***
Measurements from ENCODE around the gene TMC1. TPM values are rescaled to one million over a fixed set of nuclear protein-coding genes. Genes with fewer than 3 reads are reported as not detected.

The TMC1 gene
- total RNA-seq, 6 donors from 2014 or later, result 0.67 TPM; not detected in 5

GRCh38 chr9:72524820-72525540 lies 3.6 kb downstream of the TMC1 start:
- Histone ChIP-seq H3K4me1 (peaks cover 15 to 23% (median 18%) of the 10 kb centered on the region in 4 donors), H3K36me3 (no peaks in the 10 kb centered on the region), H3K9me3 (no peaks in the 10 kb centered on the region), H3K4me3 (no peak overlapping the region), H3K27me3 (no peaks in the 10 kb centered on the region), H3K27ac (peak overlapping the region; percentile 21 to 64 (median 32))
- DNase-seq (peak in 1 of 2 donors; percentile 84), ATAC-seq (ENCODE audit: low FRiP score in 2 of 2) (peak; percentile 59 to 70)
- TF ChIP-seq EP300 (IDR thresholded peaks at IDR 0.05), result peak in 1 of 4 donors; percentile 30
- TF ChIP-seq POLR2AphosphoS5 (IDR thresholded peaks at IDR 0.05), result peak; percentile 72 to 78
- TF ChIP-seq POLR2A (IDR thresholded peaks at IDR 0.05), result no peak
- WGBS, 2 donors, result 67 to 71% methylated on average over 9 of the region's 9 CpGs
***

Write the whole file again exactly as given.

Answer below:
Measurements from ENCODE around the gene TMC1. TPM values are rescaled to one million over a fixed set of nuclear protein-coding genes. Genes with fewer than 3 reads are reported as not detected.

The TMC1 gene
- total RNA-seq, 6 donors from 2014 or later, result 0.67 TPM; not detected in 5

GRCh38 chr9:72524820-72525540 lies 3.6 kb downstream of the TMC1 start:
- Histone ChIP-seq H3K4me1 (peaks cover 15 to 23% (median 18%) of the 10 kb centered on the region in 4 donors), H3K36me3 (no peaks in the 10 kb centered on the region), H3K9me3 (no peaks in the 10 kb centered on the region), H3K4me3 (no peak overlapping the region), H3K27me3 (no peaks in the 10 kb centered on the region), H3K27ac (peak overlapping the region; percentile 21 to 64 (median 32))
- DNase-seq (peak in 1 of 2 donors; percentile 84), ATAC-seq (ENCODE audit: low FRiP score in 2 of 2) (peak; percentile 59 to 70)
- TF ChIP-seq EP300 (IDR thresholded peaks at IDR 0.05), result peak in 1 of 4 donors; percentile 30
- TF ChIP-seq POLR2AphosphoS5 (IDR thresholded peaks at IDR 0.05), result peak; percentile 72 to 78
- TF ChIP-seq POLR2A (IDR thresholded peaks at IDR 0.05), result no peak
- WGBS, 2 donors, result 67 to 71% methylated on average over 9 of the region's 9 CpGs